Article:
U.S. Department of the Interior: Southwest Border Resource Protection Program
The Southwest Border Resource Protection Program (SWBRPP) provides financial assistance to improve resource stewardship, achieve international cooperation, provide meaningful interpretation, and conduct scientific research, which will lead to increased appreciation and understanding of shared natural and cultural heritage along the international border with Mexico.
Several National Parks located along the U.S. border with Mexico have recently experienced serious resource damage due to illegal cross border activities including drug traffickers and undocumented persons traversing the parks. Other national park units within the desert southwest have also experienced impacts to their natural and cultural resources. Thousands of miles of unauthorized roads and trails have been created, major ecological processes and the migration patterns of wildlife have been disrupted, important historic sites have been vandalized, and archaeological sites have been looted. Program funding is available for conducting scientific research and monitoring of species, as well as conservation, interpretation, and preservation projects designed to help protect and preserve natural and cultural resources located near or along the international border.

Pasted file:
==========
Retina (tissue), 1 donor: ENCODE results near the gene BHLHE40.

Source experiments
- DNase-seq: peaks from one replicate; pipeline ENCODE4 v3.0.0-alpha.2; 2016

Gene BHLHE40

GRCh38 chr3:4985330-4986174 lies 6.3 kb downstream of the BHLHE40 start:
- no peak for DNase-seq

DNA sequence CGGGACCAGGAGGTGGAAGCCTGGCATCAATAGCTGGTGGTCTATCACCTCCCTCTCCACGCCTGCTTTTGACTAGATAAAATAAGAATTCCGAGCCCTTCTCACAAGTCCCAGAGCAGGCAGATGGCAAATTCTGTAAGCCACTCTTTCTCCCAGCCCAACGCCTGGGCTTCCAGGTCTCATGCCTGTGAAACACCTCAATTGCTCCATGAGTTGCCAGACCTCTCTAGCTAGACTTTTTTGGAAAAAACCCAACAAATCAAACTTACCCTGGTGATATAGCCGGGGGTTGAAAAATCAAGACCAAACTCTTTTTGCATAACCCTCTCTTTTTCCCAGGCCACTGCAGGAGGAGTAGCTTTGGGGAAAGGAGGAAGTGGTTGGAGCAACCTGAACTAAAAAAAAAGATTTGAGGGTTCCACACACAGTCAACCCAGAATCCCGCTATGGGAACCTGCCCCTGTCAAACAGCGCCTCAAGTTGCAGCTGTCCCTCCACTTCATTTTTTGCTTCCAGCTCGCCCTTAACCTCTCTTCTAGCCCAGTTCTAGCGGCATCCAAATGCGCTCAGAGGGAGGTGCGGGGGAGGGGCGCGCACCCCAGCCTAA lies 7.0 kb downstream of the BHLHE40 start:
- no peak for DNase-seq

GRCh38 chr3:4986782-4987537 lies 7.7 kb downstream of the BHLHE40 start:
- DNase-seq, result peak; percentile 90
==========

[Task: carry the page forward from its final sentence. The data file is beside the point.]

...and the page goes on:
Applicants are strongly encouraged to work closely with at least one of ten National Park Service (NPS) units located near the international border in the formulation of the project. These parks include Organ Pipe Cactus National Monument, Big Bend National Park, Amistad National Recreation Area, Palo Alto National Historic Site, Padre Island National Seashore, Saguaro National Park, Tumacacori National Historical Park, Chamizal National Memorial, Coronado National Memorial, and Chiricahua National Monument.
Project categories include:
- Education/Interpretation/Information Sharing
Amount: Approximately $275,000 is available to make 5-10 awards ranging from $10,000-$50,000.
Eligibility: Educational institutions, non-profit organizations, state and local governments, and tribal governments.
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